“I’m definitely passionate about theater,” Kirsten said, “and I love working backstage and creating something with the actors and the other people around.”

But Kirsten didn’t just go from handing out playbills outside the auditorium to being a prominent figure in Deck Crew overnight; sometimes she had to do tasks and jobs that weren’t as enjoyable in order to get where she is today.

“I didn’t just show up, and DeMeester was like, “Oh, you’re going to be head of Deck Crew,a��” Kirsten said. “It is nothing like that. You have to do the work and work hard towards where you want to be. So it’s definitely more me kind of working my way up and doing jobs I maybe necessarily didn’t like. Like sweeping the stage? Kind of boring. Do I love it? Not really. But do I love moving things on and off stage and being a part of that production? Absolutely, and I will do anything to be a part of it even if it’s in a small way.”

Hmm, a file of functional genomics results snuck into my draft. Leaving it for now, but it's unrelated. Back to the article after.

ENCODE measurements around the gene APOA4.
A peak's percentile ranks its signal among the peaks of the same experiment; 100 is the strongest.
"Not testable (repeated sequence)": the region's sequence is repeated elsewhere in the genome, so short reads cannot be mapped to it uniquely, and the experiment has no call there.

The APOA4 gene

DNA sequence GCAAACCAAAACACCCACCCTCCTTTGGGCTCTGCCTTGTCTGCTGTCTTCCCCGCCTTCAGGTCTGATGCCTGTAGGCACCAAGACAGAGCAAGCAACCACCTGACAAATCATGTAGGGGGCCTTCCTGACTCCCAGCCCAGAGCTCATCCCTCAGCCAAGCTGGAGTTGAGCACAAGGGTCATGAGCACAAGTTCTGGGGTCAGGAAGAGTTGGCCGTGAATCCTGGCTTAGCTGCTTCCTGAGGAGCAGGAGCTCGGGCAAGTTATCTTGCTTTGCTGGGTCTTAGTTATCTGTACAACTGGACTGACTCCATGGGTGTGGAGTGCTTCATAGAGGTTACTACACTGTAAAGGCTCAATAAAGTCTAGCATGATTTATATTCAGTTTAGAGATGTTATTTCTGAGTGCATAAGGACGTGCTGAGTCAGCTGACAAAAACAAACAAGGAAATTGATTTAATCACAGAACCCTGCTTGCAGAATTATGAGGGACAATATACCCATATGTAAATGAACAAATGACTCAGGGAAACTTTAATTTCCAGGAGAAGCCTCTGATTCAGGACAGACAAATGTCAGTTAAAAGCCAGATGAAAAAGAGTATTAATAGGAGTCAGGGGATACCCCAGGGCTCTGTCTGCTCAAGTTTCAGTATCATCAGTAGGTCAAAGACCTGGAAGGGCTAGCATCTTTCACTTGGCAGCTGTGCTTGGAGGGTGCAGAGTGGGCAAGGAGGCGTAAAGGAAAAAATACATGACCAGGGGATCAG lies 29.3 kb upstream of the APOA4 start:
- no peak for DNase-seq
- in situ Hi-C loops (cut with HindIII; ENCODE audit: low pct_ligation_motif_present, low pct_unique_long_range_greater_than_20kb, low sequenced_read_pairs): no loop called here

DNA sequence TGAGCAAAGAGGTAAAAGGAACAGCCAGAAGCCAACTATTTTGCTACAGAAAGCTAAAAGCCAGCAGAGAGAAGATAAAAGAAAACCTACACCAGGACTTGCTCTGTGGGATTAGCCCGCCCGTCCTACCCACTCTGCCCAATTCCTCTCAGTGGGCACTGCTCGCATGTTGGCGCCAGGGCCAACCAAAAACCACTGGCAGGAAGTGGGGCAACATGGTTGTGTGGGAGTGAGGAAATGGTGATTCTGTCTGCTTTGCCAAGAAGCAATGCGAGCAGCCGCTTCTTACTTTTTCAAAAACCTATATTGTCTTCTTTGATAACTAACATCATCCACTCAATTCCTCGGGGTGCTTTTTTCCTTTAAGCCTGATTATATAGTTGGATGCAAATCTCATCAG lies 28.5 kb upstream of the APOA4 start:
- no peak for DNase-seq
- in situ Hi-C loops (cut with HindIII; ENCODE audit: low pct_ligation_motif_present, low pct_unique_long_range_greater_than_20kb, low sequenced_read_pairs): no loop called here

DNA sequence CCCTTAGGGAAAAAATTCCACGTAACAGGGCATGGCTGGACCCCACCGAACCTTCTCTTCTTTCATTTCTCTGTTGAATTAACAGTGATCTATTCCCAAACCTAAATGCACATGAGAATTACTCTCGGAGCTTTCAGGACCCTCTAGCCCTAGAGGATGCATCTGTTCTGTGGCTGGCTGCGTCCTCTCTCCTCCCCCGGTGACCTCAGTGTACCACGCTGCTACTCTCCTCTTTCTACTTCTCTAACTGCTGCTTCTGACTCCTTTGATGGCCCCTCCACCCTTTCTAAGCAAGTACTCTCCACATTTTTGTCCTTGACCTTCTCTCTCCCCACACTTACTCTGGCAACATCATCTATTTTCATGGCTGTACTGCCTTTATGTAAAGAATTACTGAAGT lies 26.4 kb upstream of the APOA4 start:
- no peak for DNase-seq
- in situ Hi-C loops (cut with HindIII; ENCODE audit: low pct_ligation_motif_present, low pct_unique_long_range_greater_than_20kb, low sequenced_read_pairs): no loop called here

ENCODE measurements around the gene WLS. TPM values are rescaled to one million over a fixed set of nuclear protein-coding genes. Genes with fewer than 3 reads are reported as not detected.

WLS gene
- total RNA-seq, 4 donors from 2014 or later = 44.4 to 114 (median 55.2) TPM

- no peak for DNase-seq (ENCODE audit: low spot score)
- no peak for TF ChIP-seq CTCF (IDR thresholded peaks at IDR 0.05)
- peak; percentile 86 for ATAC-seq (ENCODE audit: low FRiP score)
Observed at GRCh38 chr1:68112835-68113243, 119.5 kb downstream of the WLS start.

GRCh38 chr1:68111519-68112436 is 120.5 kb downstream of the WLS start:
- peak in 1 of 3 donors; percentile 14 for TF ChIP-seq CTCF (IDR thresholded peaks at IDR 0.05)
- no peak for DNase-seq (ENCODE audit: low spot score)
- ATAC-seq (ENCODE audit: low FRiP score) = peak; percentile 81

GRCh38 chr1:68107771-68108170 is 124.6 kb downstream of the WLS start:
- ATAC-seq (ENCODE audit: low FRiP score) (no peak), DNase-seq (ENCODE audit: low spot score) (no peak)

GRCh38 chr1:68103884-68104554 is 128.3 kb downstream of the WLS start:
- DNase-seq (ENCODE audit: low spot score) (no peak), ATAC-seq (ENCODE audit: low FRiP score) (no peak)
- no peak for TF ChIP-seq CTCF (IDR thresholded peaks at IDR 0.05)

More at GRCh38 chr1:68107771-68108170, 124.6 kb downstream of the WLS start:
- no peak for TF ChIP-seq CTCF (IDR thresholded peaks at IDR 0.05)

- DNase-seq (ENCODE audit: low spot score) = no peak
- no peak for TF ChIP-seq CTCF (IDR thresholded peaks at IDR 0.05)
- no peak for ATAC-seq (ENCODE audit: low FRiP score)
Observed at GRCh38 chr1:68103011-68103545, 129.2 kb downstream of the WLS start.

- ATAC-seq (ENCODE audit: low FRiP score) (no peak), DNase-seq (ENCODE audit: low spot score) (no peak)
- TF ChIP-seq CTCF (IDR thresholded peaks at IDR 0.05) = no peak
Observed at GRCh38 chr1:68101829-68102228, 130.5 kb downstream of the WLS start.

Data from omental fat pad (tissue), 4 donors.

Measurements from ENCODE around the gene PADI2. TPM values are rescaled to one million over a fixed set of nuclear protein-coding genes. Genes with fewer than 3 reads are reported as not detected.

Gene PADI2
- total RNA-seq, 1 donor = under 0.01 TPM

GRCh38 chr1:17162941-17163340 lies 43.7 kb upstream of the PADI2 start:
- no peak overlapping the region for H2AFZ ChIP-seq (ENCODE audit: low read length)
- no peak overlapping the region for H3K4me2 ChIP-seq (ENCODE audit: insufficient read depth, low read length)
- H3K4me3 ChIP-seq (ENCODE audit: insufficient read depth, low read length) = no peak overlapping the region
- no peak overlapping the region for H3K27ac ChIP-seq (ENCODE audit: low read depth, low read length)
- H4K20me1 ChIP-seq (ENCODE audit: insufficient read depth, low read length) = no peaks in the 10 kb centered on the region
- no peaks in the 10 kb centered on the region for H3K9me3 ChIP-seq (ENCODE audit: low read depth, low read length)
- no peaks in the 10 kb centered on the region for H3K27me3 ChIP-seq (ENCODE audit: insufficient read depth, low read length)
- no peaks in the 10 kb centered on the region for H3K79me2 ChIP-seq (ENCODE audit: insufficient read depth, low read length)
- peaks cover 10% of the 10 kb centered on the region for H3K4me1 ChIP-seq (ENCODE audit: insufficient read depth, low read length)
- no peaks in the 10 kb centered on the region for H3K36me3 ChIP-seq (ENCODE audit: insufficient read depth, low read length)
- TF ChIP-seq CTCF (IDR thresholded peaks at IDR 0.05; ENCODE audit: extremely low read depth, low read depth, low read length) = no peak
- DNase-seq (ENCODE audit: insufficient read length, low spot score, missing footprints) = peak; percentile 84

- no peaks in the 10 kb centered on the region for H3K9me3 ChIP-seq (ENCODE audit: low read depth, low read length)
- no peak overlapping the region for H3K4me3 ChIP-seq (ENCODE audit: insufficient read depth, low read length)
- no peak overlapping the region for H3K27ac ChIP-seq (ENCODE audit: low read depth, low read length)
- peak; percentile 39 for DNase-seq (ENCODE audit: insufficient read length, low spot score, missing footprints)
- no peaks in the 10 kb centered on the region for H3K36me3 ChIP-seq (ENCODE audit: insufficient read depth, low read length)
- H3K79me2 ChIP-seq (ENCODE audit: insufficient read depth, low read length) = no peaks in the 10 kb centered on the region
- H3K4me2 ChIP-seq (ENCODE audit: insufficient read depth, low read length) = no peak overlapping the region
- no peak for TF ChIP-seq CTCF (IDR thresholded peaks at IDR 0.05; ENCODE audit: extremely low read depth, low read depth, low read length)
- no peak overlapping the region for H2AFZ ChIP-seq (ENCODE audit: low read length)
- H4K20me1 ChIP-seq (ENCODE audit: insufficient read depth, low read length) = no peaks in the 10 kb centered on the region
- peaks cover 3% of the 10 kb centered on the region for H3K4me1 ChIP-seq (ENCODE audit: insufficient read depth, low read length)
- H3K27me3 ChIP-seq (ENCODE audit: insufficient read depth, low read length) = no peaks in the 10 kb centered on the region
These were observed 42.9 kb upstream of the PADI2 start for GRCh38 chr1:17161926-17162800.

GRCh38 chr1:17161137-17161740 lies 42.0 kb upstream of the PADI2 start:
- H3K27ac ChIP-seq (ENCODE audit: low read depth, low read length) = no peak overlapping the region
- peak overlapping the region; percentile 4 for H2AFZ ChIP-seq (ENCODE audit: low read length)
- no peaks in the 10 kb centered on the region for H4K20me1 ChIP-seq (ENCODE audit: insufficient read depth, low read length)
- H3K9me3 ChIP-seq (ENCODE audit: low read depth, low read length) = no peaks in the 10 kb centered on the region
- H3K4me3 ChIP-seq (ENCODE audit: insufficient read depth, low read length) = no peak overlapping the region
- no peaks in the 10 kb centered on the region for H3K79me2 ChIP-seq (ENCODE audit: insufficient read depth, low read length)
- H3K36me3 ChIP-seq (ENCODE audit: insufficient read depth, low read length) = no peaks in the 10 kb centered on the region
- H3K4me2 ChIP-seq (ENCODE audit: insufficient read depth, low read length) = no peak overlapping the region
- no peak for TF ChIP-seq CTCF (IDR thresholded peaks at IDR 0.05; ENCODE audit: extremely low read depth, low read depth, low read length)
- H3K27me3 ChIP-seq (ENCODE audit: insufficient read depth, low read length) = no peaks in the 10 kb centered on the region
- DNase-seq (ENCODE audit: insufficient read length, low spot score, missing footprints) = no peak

Kirsten certainly understands the importance of simple, unadulterated hard work. Her command of this virtue is bound to take her far in the future.

“You definitely have to work your way up; you have to do the work,” Kirsten said. “You do any job that you can. Like DeMeester or somebody directs you to the mop the floor, and that’s what you do. You do the best you can, and then you slowly move up. You do better and better jobs, and you work your way up to where you want to be or where you most enjoy spending your time.”